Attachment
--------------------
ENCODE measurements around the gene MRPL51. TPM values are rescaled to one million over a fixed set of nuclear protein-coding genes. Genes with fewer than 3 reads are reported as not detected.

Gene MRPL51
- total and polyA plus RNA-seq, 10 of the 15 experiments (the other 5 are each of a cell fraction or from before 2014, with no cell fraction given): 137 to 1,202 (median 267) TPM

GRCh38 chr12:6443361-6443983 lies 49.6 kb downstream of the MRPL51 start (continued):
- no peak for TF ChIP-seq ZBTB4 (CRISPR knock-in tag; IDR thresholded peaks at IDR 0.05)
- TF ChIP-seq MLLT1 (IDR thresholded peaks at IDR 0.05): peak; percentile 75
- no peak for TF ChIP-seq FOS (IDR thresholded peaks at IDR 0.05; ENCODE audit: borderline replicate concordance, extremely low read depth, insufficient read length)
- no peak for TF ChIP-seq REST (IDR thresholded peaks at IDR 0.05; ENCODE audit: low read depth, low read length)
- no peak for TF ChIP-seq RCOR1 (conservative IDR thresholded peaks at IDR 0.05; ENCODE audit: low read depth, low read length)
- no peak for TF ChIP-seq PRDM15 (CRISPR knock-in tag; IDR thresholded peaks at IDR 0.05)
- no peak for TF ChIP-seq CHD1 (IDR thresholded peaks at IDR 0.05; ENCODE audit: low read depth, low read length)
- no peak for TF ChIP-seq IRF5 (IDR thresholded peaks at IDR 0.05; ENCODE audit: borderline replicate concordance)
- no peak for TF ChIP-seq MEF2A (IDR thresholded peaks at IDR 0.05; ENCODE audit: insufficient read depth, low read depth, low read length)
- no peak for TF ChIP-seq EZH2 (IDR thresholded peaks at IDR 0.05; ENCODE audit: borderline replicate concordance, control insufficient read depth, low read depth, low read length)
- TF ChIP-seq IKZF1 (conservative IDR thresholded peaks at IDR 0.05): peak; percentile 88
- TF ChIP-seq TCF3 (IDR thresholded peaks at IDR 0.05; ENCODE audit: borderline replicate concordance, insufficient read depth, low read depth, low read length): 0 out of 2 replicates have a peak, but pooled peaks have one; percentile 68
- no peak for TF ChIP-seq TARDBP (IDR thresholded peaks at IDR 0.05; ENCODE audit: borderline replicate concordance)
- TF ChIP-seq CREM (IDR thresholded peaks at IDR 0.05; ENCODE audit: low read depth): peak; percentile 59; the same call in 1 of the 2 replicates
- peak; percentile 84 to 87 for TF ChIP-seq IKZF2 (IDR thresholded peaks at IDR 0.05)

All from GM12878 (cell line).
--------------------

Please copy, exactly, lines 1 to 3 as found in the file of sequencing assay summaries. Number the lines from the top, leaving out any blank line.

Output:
ENCODE measurements around the gene MRPL51. TPM values are rescaled to one million over a fixed set of nuclear protein-coding genes. Genes with fewer than 3 reads are reported as not detected.

Gene MRPL51
- total and polyA plus RNA-seq, 10 of the 15 experiments (the other 5 are each of a cell fraction or from before 2014, with no cell fraction given): 137 to 1,202 (median 267) TPM